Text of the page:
The talking drum is an hourglass-shaped drum from West Africa, whose pitch can be regulated to mimic the tone and prosody of human speech.
A skilled player is able to play whole phrases. Most talking drums sound like human humming depending on the way they are played.
Culture, they say is a way of life of people with a defined geographical location. Local or talking drums have played an integral part in the culture of the Sissala people and continue to play its role. Talking drums are used to communicate to the people of imminent happenings, they are used to create a beat for singing and dancing, drums are also used during appellations and so forth.
It is a worrying phenomenon these as the use of talking drums gradually fades out. Many schools no longer have drums to use to announce the change of teaching periods and break or closing times. Talking drums are becoming a rare item to find these days as the youth who ought to be bequeathed of drum caving have developed little or no interest. The few living men who can make these drums are gradually becoming aged and even fading out of mother earth.
Is this not a cause to worry about?
Is modernity helping to shape our youth?
What can we do as everyone is running helter-skelter to resurrect his or her culture especially festival celebrations?
I chanced upon this elderly man in Kandia caving a talking drum though very aged. He could not hide the loss of societal values and norms by the youth of today. He bemoaned the destination of the youth as they are so immersed in so-called modernity.
|Interesting Talking Drum Facts:|
|The talking drum is traditionally made of wood and animal skin, with leather cords for tension. Goatskin was common for the drum skin.|
|The talking drum is known by several names according to the language in Africa.|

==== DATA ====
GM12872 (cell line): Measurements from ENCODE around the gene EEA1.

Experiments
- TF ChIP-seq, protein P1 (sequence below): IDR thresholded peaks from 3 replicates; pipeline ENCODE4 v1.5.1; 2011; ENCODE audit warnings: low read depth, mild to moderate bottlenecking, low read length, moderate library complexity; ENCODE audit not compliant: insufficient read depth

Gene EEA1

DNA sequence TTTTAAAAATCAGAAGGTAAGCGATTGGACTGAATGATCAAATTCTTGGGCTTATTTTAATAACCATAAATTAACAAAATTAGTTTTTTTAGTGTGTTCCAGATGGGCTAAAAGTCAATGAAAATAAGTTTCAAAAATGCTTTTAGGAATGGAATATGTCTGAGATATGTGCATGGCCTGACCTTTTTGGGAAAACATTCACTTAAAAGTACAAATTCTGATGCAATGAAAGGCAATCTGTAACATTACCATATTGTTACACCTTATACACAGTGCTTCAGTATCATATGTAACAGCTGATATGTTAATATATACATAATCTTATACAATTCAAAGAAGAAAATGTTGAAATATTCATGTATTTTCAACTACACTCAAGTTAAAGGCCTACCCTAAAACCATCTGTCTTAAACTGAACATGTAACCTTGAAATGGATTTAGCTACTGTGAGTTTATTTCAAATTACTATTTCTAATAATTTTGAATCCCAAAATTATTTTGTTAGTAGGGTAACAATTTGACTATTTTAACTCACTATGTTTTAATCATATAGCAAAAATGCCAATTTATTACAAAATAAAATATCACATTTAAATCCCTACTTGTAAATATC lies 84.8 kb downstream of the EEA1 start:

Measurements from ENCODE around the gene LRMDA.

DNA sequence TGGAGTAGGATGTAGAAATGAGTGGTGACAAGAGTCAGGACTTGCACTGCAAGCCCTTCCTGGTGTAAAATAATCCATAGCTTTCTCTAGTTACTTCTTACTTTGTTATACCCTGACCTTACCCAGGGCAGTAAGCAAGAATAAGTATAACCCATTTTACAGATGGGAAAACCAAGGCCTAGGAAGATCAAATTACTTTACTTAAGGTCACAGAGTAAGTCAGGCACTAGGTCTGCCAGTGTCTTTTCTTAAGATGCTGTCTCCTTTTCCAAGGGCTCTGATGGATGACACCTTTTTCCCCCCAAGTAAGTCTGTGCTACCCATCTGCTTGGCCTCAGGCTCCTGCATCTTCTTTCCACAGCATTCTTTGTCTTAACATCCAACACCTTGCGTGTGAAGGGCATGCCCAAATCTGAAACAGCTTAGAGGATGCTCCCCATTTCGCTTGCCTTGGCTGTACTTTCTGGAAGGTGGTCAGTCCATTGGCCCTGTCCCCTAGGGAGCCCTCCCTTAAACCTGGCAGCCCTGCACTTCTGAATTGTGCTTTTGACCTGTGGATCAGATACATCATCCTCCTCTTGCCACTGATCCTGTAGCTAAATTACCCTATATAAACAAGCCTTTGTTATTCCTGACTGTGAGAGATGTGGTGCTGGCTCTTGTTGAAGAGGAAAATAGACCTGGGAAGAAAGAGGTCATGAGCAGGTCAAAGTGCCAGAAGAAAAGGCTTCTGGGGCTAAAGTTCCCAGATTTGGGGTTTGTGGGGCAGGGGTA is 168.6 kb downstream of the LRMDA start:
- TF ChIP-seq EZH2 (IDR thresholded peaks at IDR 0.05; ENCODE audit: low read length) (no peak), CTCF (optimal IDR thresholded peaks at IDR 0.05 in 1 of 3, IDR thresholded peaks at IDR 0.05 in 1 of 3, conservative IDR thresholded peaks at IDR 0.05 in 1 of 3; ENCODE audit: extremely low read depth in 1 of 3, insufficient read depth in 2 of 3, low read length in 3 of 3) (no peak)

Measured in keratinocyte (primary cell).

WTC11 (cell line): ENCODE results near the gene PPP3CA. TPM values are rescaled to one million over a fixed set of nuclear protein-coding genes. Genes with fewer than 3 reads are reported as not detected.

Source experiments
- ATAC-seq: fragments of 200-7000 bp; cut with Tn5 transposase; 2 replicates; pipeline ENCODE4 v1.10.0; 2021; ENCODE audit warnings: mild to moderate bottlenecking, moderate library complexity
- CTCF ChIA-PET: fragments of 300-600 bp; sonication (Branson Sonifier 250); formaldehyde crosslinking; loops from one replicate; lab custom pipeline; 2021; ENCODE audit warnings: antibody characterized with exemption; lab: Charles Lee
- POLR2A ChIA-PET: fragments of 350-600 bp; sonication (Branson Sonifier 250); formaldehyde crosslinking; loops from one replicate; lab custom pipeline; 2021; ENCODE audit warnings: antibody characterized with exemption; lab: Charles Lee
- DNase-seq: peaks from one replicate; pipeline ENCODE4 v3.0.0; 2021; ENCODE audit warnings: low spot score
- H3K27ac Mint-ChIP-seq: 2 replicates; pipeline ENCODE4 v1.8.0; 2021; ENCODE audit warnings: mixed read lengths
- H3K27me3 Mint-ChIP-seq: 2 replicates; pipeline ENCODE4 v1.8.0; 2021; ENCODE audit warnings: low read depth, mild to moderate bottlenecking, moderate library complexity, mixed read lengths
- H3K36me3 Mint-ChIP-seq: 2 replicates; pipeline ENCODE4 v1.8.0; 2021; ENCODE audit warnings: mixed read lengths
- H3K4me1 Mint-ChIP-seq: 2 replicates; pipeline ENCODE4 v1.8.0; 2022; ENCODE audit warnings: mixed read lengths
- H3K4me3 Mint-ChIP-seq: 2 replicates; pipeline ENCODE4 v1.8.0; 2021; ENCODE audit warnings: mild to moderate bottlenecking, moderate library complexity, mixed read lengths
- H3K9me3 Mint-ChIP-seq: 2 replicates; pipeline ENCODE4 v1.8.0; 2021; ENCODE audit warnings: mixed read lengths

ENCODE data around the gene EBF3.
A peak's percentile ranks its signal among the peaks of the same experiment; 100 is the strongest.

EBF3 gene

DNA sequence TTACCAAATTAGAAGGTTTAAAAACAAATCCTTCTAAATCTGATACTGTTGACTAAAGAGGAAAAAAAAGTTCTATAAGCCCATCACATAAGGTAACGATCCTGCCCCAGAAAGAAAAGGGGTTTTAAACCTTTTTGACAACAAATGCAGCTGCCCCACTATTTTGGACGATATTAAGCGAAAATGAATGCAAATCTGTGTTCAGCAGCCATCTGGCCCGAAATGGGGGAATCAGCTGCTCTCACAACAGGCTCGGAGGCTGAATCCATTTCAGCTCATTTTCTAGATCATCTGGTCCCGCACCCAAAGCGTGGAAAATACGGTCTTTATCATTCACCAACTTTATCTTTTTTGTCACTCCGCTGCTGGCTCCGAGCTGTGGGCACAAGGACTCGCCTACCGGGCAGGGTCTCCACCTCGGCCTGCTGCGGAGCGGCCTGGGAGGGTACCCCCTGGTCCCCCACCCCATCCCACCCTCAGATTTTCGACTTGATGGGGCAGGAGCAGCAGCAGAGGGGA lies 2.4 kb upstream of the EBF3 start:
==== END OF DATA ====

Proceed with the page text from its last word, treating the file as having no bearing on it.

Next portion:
|In the Akan languages it is known as a Dondo, or Odondo; in the Bambara, Bozo, or Dyula languages it is known as a Tamanin; in Dagbani, Gurunsi, or Moore it is known as Lunna or Donno; in Fulano it is known as Mbaggu or Baggel; in Hausa it is known as Kalangu or Dan Kar’bi’ in Songhai is it known as Doodo; in Mandinka, Wolof, or Serer it is known as Tama or Tamma; in Yoruba it is known as Dundun or Gangan.|
|Talking drums have been used by African cultures to transmit messages over long distances since antiquity but it wasn’t until the Europeans arrived in the 1700s that this became known to the outside world.|
|Messages sent by talking drums have included more words to communicate the message than would be required by a written message but the message could be sent much quicker.|
|Some cultures in Africa use smaller talking drums while others prefer larger versions.|
|The talking drum has appeared in many different forms of modern or popular music including the music of Fleetwood Mac, Erykah Badu, Tom Waits, the Grateful Dead, and Nana Vasconcelos.|
|Talking drums come in various sizes including omele, gan gan, Iya-Ilu (also known as the mother of drums) and dun dun – the largest talking drum.|
|The hourglass shape of the talking drum alludes to how it is meant to be held, under the arm.|
|When playing a taking drum the musician often uses a stick to strike the drum head, as well as their fingers, and they use their other hand to change the tension of the cords which enables them to change the pitch.|
|Some talking drums are as small as 2.75 inches (diameter of drum head), to a 7 inch drum head diameter for the larger talking drums.|
|Talking drums have been a part of African culture since the beginning and are considered to help define their culture because they are so deeply ingrained in it.|
|Many drums in Africa are referred to as talking drums however when they are mentioned outside of Africa as talking drums the reference is usually in regards to the hourglass shaped instrument.|